CALAIS, Maine — Members of Washington County’s legislative delegation, Calais city officials and three representatives of the Maine Department of Health and Human Services were among 15 people who met Tuesday for nearly two hours behind closed doors to discuss how to best respond to the recent closure of Calais’ only licensed nursing home.
The meeting held at Washington County Community College follows Portland-based First Atlantic Healthcare’s closure last month of its 52-bed Atlantic Rehabilitation and Nursing Center in Calais. That decision displaced dozens of residents and cost 92 health care workers their jobs.
“What I saw today was a lot of people committed to exploring every option in terms of where we go from here,”said Maine State Senate President Kevin Raye, a Washington County resident, after coming out of the session. “It’s an extremely complex situation, but it’s worth the effort because it’s really important to this community.”
Also participating were state Reps. Joyce Maker and David Burns, both Republicans from Washington County. Also included in the discussion were Calais Mayor Joe Cassidy and City Manager Diane Barnes.
“I knew this process would be complex, and now I realize how complex,” Cassidy said after the meeting. “I think the city will take a look at doing a feasibility study, and I’ll have to work with the city council in determining how we would cover those costs.”
DHHS sent three representatives to the meeting, including Kenneth Albert, director of the department’s Division of Licensing & Regulatory Services. Also attending the meeting by phone were rural development specialists from the the U.S. Department of Agriculture, who discussed low-interest loan programs.
“I was impressed by the level of commitment from local officials to ensure that there is a nursing facility presence in this community,” Albert said. “I think we were able to provide them with a good appreciation of the complexities of running a nursing facility.”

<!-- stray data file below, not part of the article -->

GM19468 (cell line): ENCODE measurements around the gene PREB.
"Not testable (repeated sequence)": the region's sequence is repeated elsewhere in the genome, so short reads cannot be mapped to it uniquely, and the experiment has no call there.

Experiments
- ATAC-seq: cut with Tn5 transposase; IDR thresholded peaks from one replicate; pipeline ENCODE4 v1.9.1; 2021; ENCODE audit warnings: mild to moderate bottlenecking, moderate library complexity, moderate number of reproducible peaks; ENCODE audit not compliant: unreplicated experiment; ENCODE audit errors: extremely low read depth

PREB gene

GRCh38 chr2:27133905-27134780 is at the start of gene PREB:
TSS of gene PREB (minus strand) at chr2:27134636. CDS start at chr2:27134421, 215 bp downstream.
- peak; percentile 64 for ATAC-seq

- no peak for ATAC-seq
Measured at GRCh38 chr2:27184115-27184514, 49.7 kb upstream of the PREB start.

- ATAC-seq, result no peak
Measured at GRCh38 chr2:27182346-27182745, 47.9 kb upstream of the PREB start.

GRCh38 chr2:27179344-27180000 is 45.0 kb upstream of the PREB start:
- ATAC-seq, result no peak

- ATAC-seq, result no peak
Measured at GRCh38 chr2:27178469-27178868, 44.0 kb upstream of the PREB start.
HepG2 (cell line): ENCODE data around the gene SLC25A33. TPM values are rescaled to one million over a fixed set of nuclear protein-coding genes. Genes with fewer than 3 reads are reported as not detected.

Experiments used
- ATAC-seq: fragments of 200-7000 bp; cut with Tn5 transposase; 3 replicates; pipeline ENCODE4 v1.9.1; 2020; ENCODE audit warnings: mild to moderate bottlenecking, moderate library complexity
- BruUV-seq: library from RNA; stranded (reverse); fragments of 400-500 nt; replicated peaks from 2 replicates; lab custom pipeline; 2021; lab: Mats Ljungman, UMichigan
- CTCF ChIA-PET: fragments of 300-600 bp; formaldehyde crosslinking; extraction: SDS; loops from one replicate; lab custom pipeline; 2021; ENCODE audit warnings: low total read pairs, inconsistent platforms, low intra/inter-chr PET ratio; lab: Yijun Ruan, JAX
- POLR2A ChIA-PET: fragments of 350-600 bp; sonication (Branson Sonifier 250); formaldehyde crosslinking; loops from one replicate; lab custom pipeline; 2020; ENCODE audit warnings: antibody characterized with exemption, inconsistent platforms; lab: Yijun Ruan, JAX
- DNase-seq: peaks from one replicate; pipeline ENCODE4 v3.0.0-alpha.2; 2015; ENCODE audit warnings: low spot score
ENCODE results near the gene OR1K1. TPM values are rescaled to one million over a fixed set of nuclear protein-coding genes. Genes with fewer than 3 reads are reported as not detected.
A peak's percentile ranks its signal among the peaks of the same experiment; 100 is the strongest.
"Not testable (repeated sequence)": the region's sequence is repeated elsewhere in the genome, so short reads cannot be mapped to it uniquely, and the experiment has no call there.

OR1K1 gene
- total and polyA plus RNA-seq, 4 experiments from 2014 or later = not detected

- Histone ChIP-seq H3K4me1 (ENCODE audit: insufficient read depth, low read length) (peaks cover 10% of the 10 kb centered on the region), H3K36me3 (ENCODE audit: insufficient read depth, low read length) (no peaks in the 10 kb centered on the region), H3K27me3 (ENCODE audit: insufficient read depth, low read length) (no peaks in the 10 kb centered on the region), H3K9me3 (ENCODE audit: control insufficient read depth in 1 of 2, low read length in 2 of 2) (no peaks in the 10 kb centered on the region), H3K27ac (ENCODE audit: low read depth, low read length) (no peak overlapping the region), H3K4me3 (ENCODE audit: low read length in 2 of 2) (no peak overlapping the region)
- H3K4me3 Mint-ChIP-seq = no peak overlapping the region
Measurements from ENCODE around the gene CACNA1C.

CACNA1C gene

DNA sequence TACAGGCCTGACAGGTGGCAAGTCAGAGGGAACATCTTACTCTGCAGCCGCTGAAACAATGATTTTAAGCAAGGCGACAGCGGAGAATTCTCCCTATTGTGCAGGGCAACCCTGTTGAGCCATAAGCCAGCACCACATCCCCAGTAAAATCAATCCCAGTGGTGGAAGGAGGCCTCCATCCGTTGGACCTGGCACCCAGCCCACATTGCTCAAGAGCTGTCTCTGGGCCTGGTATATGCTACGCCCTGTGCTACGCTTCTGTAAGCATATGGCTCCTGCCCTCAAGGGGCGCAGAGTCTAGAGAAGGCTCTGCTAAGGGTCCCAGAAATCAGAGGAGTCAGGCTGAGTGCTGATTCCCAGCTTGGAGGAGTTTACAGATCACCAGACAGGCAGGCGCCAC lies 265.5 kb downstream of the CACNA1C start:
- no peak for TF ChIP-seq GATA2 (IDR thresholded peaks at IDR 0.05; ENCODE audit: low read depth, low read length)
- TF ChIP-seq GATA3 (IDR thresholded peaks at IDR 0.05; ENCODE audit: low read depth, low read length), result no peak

Albert said DHHS will continue to offer technical assistance to the effort of exploring next steps, as requested.
“This process is about narrowing down the opportunities for the community, which is always a good thing,” he said.
The closure of Atlantic Rehab caught the Calais community by surprise. First Atlantic’s certificate of need application for a new nursing home in Ellsworth — located 90 miles southwest of Calais — included mention of its plans to mothball its 39-year-old facility in Calais. That application was approved by DHHS regulators last fall, but didn’t become common knowledge in Calais until late January 2012. That news left Atlantic Rehab residents and their families perplexed by the uncertainty of the timing of the closure and the reality of a chronic scarcity of nursing home vacancies throughout Washington County.
The city of Calais appealed the certificate of need approval, but that appeal was unsuccessful. The last of dozens of Atlantic Rehab residents who had to relocate left the facility on June 29, a week before a July 6 deadline.
First Atlantic CEO Kenneth Bowden said in April that the decision to close Atlantic Rehab was financial, with expenses far exceeding revenues. At some point, he also suggested that the property be acquired by the city or some other nonprofit entity because that would allow for higher levels of state reimbursement for resident care.
Cassidy said Tuesday that he sees the next step as exploring partnerships in the effort to bring licensed skilled nursing home care back to Calais.
“I think making this happen will require a partnership, and I think the most likely partner would be Calais Regional Hospital,” Cassidy said. “But we’ve not yet had that discussion.”